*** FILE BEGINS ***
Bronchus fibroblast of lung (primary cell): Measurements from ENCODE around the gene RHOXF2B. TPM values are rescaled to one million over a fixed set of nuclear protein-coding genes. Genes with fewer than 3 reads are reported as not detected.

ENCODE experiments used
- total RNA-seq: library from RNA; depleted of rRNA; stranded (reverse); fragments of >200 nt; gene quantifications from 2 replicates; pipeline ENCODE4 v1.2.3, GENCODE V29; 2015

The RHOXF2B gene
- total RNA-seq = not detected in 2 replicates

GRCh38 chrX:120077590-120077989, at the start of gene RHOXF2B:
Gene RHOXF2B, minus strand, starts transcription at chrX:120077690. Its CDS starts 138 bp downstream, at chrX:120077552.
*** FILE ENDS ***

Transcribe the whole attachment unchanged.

Bronchus fibroblast of lung (primary cell): Measurements from ENCODE around the gene RHOXF2B. TPM values are rescaled to one million over a fixed set of nuclear protein-coding genes. Genes with fewer than 3 reads are reported as not detected.

ENCODE experiments used
- total RNA-seq: library from RNA; depleted of rRNA; stranded (reverse); fragments of >200 nt; gene quantifications from 2 replicates; pipeline ENCODE4 v1.2.3, GENCODE V29; 2015

The RHOXF2B gene
- total RNA-seq = not detected in 2 replicates

GRCh38 chrX:120077590-120077989, at the start of gene RHOXF2B:
Gene RHOXF2B, minus strand, starts transcription at chrX:120077690. Its CDS starts 138 bp downstream, at chrX:120077552.